Trans fat ban proposed for Colorado schools
Junk food in school cafeterias has been under attack for years. Now Colorado is considering the nation’s toughest ban on unhealthy fats in school foods, a ban that could endanger pizza, French fries and other childhood favorites. Check out this CBS News report.
With trans fat ban looming, PSD, other districts ahead of curve
According to Craig Schneider, PSD director of child nutrition, the only food with trans fat currently served in district cafeterias is turkey, which has naturally occurring trans fat. Read more in the Coloradoan.
Study: Junk food at school doesn’t have impact on childhood obesity
One-third of children are too fat, but a new study says it probably has nothing to do with junk food in the schools.
Researchers found that the percentage of children who had access to candy, soda and chips at school jumped dramatically between fifth and eighth grades — but it didn’t translate into more pudge.
In fact, the percentage of students in the survey who were overweight or obese declined between fifth and eighth grades. Read more in the New York Daily News.
5 ways parents can improve school lunch
Get the latest from Mrs. Q. “Three years of working for Chicago public schools wasn’t enough for me to notice what was happening in the cafeteria; I actually had to eat the food to realize the enormity of the problem. So as “Mrs. Q,” I ate school lunch for a year in 2010, anonymously blogged about it, then revealed my identity with my book, Fed Up with Lunch.” Read more at Babble.
Chelsea Clinton: Schools key to fighting obesity
Championing her father’s cause, Chelsea Clinton on Tuesday touted local school systems as “precious valuable resources” in the fight to curb diabetes and childhood obesity.
Clinton pointed out that the average student will spend 12,000 to 15,000 hours in school before graduating from high school, yet only a fraction get regular physical education and recess like she did when she attended public schools in Arkansas in the 1980s. Read more in this article.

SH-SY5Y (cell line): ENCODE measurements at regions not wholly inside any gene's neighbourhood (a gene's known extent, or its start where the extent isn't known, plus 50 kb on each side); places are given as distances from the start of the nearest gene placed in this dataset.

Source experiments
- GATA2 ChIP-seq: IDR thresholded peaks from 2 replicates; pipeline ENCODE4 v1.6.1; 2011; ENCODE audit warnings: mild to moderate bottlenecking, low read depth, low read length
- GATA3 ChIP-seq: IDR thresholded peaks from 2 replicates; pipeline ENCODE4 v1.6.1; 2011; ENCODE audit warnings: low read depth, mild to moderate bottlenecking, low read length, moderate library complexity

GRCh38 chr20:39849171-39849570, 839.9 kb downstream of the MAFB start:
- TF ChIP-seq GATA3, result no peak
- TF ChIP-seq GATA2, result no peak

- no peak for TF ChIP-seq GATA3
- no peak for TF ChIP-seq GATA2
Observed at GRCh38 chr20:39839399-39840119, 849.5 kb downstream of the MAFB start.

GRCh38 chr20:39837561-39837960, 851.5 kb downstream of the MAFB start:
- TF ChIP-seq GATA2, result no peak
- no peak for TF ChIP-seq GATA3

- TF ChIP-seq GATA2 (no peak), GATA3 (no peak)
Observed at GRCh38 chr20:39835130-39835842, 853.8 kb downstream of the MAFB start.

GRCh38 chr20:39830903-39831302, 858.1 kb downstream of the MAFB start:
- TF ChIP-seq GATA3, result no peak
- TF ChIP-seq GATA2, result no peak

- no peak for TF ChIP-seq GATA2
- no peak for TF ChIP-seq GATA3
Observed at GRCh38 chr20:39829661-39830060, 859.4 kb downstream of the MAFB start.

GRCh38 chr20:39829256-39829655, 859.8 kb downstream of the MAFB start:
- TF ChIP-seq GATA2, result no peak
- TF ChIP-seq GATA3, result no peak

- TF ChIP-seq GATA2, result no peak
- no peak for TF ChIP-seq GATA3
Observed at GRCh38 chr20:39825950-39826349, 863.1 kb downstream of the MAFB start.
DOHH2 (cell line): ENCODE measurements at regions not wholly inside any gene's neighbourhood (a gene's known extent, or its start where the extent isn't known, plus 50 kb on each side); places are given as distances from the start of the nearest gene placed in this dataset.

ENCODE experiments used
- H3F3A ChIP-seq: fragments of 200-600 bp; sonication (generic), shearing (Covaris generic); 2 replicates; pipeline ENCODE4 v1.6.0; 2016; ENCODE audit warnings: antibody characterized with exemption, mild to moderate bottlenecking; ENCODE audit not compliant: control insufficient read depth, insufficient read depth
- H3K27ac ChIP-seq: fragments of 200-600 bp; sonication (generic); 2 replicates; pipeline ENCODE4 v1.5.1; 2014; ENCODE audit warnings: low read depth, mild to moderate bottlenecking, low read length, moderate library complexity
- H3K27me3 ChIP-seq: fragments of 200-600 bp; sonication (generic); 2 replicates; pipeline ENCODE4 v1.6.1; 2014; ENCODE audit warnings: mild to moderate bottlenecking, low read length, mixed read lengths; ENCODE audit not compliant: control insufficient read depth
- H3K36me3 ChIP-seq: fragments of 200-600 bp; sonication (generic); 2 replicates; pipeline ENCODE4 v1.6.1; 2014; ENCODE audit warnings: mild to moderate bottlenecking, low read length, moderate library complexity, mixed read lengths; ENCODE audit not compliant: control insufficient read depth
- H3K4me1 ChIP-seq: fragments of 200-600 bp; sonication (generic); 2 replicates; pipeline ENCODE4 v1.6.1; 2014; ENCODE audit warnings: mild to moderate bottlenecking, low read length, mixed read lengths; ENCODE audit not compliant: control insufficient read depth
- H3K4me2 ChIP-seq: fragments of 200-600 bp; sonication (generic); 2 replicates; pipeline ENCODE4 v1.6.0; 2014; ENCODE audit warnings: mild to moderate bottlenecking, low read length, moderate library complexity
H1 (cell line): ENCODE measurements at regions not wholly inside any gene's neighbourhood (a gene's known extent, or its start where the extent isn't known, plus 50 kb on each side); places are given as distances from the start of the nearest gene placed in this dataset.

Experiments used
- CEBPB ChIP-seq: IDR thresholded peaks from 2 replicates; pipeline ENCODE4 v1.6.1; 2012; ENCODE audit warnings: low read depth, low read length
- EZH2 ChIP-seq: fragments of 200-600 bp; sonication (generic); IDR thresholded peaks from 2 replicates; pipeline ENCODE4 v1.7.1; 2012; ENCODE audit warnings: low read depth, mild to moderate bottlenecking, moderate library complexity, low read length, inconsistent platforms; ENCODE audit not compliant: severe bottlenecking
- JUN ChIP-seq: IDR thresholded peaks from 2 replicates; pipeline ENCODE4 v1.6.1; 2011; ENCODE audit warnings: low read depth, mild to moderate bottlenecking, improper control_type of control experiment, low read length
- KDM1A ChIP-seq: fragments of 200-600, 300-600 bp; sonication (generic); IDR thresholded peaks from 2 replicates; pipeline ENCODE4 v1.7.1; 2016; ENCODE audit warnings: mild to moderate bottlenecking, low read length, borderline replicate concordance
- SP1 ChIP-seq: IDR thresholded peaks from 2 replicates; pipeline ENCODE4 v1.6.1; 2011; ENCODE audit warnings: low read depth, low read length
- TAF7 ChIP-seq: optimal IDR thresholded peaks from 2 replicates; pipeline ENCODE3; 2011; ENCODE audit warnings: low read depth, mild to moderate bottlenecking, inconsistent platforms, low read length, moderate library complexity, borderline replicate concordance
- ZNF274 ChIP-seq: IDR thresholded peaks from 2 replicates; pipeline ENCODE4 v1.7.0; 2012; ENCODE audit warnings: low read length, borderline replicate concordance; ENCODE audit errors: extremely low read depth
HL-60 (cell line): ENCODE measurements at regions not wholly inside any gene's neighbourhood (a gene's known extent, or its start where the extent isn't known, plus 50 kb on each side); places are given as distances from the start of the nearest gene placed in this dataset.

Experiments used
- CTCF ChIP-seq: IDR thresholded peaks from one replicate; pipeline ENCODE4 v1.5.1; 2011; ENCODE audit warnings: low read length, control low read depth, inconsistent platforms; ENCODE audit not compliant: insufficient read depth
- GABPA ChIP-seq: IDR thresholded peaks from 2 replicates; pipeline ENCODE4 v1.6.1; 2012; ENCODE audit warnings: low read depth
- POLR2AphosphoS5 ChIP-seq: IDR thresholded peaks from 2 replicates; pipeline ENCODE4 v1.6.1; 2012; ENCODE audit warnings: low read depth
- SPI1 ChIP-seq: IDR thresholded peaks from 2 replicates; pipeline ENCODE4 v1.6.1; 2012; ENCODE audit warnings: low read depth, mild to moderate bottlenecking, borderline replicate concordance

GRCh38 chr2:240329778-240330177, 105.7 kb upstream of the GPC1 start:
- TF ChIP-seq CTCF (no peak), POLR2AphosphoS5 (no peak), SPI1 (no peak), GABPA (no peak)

Fuel Up to Play 60 webinar planned
Action for Healthy Kids is pleased to announce that it will be co-hosting a free national webinar with Fuel Up to Play 60. Titled “Fuel Up to Play 60: Kick it Off and Get Support from Your School,” the webinar will feature two Fuel Up to Play 60 Program Advisors – teachers who will talk about their experiences running the program. It will be held Thursday, Jan. 26, from 4 to 5 p.m. Eastern time or 1 to 2 p.m. Pacific. Register here.
Fitness resources, courtesy State of Colorado
No doubt, our lifestyles have changed through the years. With ease of technology, Americans aren’t as active as they once were. Just 30 minutes of physical activity a day can have huge benefits to your health. Visit CDC’s website to see how much physical activity you need to reap healthy benefits, http://www.cdc.gov/physicalactivity/everyone/guidelines/index.html.
U.S. obesity rates stall, but no decline
After two decades of steady increases, obesity rates in adults and children in the United States have remained largely unchanged during the past 12 years, a finding that suggests national efforts at promoting healthful eating and exercise are having little effect on the overweight. Read more in this New York Times blog.
Healthy eating may help ADHD kids: U.S. study
Simply eating healthier may improve the behavior of children with attention deficit hyperactivity disorder if therapy and medication fail, said a study published Monday in the journal Pediatrics.
Researchers, however, said that their review of recent controlled scientific studies had shown conflicting evidence on the impact of supplements and restricted diets — in some cases they were no better than the placebo effect. Read more from Yahoo News.
Recreational play can be far more important than academics
Play is important for the emotional, social, cognitive, and physical development of children. In addition to being critical for general health and a preventative against overweight, play develops life skills for children and communication skills among peers and family members.
But because of over-scheduling, over-supervision, lack of appropriate play environments, and too many entertaining screens many children have less access to play time and play spaces than children in the past. Read more in The Atlantic.
Schools ‘spy’ on fat kids
Big Brother is joining the battle of the bulge.
A group of Long Island students will soon be wearing controversial electronic monitors that allow school officials to track their physical activity around the clock. Check out the New York Post.